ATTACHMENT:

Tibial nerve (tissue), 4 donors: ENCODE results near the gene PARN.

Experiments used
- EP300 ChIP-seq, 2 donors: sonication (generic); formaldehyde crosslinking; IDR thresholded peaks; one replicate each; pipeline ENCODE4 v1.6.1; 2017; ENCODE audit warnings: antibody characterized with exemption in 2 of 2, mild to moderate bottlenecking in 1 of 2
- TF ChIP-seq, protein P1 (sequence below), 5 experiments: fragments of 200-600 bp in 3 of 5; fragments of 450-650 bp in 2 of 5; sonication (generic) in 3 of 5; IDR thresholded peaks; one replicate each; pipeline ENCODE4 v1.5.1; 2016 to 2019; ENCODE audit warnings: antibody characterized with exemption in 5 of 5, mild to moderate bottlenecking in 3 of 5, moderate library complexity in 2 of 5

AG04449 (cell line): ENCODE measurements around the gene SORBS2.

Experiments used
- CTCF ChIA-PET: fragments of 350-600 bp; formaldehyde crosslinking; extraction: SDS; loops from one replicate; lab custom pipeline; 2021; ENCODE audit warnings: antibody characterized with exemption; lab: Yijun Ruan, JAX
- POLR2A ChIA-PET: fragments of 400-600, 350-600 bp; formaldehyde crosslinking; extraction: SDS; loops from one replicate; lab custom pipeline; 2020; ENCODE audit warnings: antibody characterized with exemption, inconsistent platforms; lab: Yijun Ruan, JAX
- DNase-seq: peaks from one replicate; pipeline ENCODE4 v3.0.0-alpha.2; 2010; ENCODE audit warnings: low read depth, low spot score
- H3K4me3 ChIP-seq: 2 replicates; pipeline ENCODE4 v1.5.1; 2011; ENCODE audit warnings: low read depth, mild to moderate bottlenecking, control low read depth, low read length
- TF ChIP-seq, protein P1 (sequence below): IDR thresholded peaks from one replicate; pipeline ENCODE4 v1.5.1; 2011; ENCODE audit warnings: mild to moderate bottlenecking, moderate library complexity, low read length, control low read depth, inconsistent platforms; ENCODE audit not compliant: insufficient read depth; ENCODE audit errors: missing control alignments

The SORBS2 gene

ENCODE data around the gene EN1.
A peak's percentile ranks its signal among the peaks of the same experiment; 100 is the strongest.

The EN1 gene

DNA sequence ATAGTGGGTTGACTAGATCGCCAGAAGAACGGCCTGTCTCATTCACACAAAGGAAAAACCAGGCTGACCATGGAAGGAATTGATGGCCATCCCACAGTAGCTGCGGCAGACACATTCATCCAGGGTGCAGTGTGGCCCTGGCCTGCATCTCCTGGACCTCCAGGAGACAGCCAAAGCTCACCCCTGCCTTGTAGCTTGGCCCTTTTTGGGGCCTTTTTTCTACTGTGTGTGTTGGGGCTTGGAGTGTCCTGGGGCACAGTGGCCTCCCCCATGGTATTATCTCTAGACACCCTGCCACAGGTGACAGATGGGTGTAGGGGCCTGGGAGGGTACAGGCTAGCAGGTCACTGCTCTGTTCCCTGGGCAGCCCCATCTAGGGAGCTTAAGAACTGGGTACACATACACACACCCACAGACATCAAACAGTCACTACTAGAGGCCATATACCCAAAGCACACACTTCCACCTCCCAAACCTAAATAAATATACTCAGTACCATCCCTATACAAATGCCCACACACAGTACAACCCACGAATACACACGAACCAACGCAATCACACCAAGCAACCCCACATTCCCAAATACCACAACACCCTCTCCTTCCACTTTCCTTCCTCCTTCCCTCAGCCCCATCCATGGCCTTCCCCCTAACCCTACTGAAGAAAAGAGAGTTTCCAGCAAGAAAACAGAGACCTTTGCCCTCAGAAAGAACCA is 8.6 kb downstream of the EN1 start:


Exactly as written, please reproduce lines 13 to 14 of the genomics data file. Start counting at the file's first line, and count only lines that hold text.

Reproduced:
ENCODE data around the gene EN1.
A peak's percentile ranks its signal among the peaks of the same experiment; 100 is the strongest.